Title:
Nonaqueous electrolyte and nonaqueous-electrolyte secondary battery
Kind Code:
A1


Abstract:
A nonaqueous electrolyte which contains an ionic liquid having general formula (1) below and a melting point not higher than 50° C., a compound which reductively decomposes at a more noble potential than the ionic liquid, and a lithium salt. embedded image
In formula (1), R1 to R4 are each independently an alkyl group of 1 to 5 carbons or an alkoxyalkyl group of the formula R′—O—(CH2)n— (R′ being methyl or ethyl, and the letter n being an integer from 1 to 4), and any two from among R1, R2, R3 and R4 may together form a ring, with the proviso that at least one of R1 to R4 is an alkoxyalkyl group of the above formula. X is a nitrogen atom or a phosphorus atom, and Y is a monovalent anion.



Inventors:
Maruo, Tatsuya (Chiba-shi, Chiba, JP)
Marukane, Shoko (Chiba-shi, Chiba, JP)
Masuda, Gen (Chiba-shi, Chiba, JP)
Sato, Takaya (Chiba-shi, Chiba, JP)
Application Number:
10/525818
Publication Date:
02/16/2006
Filing Date:
08/22/2003
Assignee:
Nisshinbo Industries, Inc. (Tokyo, JP)
Primary Class:
Other Classes:
429/203, 429/498, 429/188
International Classes:
H01M8/14; C07C217/08; C07C311/48; C07D233/56; C07D295/088; H01M2/16; H01M6/04; H01M6/16; H01M10/05; H01M10/052; H01M10/0567; H01M10/0568; H01M10/0569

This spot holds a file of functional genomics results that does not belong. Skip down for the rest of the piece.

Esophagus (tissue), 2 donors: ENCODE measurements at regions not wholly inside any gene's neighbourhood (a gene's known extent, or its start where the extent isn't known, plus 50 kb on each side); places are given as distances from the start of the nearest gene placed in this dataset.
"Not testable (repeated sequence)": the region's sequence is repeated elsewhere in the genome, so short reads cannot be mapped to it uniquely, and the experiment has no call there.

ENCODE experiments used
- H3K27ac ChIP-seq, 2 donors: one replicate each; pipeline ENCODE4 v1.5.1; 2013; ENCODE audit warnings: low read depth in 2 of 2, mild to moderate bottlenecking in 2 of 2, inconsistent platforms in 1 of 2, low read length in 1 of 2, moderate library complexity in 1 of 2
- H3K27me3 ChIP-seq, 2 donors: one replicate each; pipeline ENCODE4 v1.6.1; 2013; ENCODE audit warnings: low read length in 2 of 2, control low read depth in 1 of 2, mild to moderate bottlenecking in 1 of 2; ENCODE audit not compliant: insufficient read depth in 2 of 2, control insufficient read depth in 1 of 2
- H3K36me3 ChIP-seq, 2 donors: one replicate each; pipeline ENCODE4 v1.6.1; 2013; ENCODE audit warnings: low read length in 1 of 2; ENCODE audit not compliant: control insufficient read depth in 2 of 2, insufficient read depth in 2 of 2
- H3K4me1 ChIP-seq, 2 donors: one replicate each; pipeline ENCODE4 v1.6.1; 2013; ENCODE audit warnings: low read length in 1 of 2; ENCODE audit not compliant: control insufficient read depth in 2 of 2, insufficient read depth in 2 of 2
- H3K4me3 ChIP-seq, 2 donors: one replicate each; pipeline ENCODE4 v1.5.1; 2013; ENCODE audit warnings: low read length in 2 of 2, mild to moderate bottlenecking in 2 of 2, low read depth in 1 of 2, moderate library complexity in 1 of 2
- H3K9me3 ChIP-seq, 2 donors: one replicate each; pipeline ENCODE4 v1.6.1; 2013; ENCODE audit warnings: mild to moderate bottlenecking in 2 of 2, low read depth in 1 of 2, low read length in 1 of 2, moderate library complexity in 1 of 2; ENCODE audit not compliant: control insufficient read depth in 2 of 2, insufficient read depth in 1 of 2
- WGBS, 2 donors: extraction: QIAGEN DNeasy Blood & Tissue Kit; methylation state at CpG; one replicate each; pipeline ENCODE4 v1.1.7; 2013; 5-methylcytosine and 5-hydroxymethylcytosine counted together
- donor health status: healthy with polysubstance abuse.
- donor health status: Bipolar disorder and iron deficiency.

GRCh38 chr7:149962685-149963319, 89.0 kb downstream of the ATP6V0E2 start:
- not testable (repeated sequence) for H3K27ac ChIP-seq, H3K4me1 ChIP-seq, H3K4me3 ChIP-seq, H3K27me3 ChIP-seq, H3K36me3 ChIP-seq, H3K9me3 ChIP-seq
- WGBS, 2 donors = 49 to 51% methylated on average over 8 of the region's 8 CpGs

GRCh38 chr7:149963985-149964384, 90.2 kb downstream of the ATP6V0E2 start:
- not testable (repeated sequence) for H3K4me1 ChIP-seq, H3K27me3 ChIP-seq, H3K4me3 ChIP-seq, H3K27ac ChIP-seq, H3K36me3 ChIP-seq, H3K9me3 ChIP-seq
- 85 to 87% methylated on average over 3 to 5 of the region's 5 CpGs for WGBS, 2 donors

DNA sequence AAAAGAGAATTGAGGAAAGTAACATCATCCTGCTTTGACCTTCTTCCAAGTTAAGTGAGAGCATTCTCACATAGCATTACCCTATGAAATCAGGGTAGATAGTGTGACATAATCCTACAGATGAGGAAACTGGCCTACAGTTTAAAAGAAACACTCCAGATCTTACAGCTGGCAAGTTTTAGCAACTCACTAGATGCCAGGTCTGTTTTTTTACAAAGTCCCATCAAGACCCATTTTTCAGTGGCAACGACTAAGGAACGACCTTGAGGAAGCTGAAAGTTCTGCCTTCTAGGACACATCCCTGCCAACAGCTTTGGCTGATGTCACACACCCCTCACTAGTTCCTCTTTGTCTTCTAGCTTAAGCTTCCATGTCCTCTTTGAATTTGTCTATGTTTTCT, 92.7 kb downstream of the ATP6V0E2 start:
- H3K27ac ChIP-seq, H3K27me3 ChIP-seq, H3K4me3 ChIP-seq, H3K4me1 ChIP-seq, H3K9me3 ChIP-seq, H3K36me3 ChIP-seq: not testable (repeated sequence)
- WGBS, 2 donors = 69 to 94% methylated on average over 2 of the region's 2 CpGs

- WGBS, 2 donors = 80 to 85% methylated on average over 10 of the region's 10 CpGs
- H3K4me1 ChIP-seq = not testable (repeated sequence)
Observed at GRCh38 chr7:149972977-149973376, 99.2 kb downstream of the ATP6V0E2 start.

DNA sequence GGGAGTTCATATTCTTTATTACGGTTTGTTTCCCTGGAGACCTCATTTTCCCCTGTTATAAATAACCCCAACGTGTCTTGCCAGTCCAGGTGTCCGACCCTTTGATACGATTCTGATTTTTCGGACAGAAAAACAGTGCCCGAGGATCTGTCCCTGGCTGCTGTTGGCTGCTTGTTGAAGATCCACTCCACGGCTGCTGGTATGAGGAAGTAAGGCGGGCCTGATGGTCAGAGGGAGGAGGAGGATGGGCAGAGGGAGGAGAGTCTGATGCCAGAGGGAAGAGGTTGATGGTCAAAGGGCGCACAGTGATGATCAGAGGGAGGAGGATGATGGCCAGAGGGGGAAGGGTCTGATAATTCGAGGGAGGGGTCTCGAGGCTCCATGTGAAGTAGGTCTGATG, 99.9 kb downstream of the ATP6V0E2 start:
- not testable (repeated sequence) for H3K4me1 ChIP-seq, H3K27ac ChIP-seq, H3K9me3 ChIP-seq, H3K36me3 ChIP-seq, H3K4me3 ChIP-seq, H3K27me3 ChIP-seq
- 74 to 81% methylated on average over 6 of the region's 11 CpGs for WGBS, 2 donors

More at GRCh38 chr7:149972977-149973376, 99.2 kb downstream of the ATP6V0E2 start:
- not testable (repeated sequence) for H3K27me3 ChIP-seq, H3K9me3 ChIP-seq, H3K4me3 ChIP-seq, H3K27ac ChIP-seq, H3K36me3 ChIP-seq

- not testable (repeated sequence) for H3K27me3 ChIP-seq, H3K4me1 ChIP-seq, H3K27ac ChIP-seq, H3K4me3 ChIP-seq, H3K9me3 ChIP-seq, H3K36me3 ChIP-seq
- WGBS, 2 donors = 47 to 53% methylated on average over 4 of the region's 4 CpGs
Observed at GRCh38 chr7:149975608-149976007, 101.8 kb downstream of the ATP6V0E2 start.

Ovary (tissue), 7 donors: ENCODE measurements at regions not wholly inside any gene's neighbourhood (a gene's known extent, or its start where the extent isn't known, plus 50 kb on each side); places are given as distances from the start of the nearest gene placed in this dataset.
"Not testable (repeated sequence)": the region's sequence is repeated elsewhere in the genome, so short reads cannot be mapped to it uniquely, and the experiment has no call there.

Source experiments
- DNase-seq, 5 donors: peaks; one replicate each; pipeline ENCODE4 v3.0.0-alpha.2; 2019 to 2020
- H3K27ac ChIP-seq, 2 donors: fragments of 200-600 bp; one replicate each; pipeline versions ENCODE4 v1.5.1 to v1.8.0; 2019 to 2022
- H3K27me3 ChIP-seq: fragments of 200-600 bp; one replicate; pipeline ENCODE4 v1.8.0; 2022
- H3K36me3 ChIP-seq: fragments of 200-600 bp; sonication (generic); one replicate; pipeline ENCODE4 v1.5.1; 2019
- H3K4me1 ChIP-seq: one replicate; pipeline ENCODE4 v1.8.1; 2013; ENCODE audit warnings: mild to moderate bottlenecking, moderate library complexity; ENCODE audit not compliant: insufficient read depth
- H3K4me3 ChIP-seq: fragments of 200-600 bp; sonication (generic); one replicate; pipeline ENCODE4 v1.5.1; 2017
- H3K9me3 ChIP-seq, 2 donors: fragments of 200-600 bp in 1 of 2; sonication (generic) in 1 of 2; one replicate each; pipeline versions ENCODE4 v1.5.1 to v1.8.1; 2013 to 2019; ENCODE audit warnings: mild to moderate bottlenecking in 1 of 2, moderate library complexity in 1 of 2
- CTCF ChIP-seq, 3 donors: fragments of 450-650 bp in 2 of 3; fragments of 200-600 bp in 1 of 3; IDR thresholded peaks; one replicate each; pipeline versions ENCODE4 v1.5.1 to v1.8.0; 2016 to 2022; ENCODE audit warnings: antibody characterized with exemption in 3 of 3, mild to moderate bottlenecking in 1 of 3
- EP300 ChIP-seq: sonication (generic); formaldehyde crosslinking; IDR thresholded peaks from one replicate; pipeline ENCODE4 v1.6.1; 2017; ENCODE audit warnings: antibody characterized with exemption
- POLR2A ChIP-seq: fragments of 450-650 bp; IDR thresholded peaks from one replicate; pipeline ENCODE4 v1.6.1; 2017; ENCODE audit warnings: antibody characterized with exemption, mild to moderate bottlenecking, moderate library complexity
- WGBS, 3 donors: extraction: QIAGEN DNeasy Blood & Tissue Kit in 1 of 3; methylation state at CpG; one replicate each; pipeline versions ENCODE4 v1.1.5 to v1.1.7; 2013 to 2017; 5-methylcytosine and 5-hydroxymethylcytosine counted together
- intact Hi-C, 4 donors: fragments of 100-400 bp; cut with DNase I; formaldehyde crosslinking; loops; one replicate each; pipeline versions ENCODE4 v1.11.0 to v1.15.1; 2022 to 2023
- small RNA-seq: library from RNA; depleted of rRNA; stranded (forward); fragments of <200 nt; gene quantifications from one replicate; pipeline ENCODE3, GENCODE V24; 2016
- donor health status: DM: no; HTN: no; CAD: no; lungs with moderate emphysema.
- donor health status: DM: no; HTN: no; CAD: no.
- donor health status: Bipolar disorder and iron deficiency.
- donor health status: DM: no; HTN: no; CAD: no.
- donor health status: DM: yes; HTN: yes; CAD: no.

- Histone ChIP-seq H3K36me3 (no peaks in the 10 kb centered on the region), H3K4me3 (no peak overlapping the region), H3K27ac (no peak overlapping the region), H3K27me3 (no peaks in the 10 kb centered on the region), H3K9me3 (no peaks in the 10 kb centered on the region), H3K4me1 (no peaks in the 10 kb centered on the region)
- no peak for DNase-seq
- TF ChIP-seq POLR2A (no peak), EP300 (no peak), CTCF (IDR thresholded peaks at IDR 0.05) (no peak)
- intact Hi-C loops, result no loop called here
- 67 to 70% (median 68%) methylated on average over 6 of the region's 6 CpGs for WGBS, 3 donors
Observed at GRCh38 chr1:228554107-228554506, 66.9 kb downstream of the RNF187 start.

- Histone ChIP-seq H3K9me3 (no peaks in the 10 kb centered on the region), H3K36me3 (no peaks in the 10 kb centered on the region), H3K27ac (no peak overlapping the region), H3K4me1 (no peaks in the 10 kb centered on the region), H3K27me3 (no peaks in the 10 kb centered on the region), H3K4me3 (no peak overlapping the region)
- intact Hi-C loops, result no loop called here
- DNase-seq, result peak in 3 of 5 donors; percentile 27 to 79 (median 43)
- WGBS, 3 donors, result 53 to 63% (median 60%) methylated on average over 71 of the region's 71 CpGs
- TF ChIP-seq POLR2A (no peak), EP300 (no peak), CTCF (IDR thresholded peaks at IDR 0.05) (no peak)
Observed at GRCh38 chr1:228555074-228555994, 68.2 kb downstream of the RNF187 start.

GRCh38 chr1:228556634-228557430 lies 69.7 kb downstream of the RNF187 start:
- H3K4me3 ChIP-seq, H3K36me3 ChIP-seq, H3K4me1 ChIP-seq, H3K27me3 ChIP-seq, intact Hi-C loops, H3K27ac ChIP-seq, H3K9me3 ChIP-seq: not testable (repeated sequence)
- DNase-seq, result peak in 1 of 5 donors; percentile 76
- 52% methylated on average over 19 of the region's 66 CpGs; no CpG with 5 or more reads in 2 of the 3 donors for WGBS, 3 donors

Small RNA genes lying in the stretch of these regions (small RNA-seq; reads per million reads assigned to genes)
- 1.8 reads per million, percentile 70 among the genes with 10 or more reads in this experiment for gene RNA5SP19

View Patent Images:



Primary Examiner:
CREPEAU, JONATHAN
Attorney, Agent or Firm:
BIRCH, STEWART, KOLASCH & BIRCH, LLP (FALLS CHURCH, VA, US)
Claims:
1. A nonaqueous electrolyte characterized by containing: an ionic liquid having general formula (1) below and a melting point not higher than 50° C. embedded image wherein R1 to R4 are each independently an alkyl group of 1 to 5 carbons or an alkoxyalkyl group of the formula R′—O—(CH2)n— (R′ being methyl or ethyl, and the letter n being an integer from 1 to 4), and any two from among R1, R2, R3 and R4 may together form a ring, with the proviso that at least one of R1 to R4 is an alkoxyalkyl group of the above formula, X is a nitrogen atom or a phosphorus atom, and Y is a monovalent anion; a compound which reductively decomposes at a more noble potential than the ionic liquid; and a lithium salt:

2. The nonaqueous electrolyte of claim 1 which is characterized in that the compound reductively decomposes at a more noble potential than the ionic liquid when a working electrode used with the electrolyte is made of a carbonaceous material or metallic. lithium.

3. The nonaqueous electrolyte of claim 1 or 2 which is characterized in that the content of said compound within the electrolyte is from 0.1 to 60 wt %.

4. The nonaqueous electrolyte of claim 3 which is characterized in that the content of said compound is 0.1 to 30 wt %.

5. The nonaqueous electrolyte of claim 1 which is characterized in that the compound is one or more selected from among ethylene carbonate, propylene carbonate, vinylene carbonate, dimethyl carbonate, ethyl methyl carbonate and diethyl carbonate.

6. The nonaqueous electrolyte of claim 1 which is characterized in that the ionic liquid has a melting point not higher than 25° C.

7. The nonaqueous electrolyte of claim 1 which is characterized in that X is a nitrogen atom, R′ is methyl, and the letter n is 2.